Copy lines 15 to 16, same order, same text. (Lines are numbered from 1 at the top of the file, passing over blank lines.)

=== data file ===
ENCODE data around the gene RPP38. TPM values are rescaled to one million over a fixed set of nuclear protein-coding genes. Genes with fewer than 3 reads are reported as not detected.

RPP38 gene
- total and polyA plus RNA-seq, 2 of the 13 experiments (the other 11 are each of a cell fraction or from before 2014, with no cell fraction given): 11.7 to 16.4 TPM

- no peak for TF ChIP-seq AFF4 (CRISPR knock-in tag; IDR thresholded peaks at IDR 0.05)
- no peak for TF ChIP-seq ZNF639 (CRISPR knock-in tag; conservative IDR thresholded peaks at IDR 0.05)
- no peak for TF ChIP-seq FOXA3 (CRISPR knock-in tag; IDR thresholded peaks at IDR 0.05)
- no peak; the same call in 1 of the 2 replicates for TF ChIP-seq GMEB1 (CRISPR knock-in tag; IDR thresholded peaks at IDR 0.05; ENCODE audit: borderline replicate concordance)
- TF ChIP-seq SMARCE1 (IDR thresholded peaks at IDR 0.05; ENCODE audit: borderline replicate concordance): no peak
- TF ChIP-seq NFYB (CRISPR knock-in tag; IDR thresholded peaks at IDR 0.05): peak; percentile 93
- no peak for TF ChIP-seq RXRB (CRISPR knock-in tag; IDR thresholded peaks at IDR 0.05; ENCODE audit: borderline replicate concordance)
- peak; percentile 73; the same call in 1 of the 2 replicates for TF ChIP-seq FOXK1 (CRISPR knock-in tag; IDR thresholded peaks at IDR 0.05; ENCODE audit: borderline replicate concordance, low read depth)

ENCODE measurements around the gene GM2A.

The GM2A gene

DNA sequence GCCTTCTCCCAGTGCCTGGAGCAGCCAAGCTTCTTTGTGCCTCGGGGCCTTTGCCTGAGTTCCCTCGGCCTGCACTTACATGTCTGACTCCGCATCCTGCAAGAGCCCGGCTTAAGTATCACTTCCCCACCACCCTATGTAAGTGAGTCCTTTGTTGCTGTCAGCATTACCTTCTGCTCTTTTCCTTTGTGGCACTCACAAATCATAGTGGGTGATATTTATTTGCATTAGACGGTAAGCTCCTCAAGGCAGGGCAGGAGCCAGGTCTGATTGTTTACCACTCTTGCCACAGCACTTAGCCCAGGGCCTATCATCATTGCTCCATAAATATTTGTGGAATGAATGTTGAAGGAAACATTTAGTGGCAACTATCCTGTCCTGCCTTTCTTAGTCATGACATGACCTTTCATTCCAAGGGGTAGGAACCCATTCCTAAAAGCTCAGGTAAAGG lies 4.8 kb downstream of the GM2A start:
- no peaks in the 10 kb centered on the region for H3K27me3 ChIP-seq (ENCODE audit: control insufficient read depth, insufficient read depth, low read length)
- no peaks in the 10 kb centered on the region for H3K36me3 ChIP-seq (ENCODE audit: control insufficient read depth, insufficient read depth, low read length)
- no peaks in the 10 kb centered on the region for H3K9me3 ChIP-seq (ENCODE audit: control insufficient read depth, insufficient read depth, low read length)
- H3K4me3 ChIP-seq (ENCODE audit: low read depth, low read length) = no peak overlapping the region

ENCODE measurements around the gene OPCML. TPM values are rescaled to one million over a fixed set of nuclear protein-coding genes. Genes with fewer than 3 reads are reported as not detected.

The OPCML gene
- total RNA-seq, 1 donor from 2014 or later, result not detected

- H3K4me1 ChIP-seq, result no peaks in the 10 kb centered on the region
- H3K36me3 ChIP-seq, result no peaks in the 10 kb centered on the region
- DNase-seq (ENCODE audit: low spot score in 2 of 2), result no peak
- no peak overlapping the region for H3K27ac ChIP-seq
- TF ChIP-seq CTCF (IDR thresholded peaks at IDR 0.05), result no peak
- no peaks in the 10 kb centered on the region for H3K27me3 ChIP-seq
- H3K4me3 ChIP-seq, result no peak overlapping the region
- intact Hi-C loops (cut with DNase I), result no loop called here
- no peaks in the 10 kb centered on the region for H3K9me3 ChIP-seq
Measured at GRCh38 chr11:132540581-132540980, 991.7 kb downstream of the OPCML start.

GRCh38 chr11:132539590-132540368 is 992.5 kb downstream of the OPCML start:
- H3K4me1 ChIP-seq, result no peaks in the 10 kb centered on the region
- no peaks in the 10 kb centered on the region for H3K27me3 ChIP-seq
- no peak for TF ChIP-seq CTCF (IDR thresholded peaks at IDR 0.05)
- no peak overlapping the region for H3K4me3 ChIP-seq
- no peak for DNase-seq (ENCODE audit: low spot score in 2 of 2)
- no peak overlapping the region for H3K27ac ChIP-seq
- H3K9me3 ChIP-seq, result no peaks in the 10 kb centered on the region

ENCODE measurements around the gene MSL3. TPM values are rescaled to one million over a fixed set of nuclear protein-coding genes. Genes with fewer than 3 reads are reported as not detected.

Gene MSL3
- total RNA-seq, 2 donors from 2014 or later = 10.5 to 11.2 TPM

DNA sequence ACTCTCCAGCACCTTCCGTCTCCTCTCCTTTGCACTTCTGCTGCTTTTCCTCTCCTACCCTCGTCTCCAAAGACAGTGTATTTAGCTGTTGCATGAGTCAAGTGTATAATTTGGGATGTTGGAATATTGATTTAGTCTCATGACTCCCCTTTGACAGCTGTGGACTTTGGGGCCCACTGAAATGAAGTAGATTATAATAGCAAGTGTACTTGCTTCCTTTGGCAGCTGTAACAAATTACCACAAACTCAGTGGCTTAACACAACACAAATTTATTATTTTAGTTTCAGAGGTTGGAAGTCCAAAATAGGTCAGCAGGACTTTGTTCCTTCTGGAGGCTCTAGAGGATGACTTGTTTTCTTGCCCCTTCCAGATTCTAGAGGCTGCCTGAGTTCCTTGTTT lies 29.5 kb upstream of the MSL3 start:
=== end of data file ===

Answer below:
- no peaks in the 10 kb centered on the region for H3K27me3 ChIP-seq (ENCODE audit: control insufficient read depth, insufficient read depth, low read length)
- no peaks in the 10 kb centered on the region for H3K36me3 ChIP-seq (ENCODE audit: control insufficient read depth, insufficient read depth, low read length)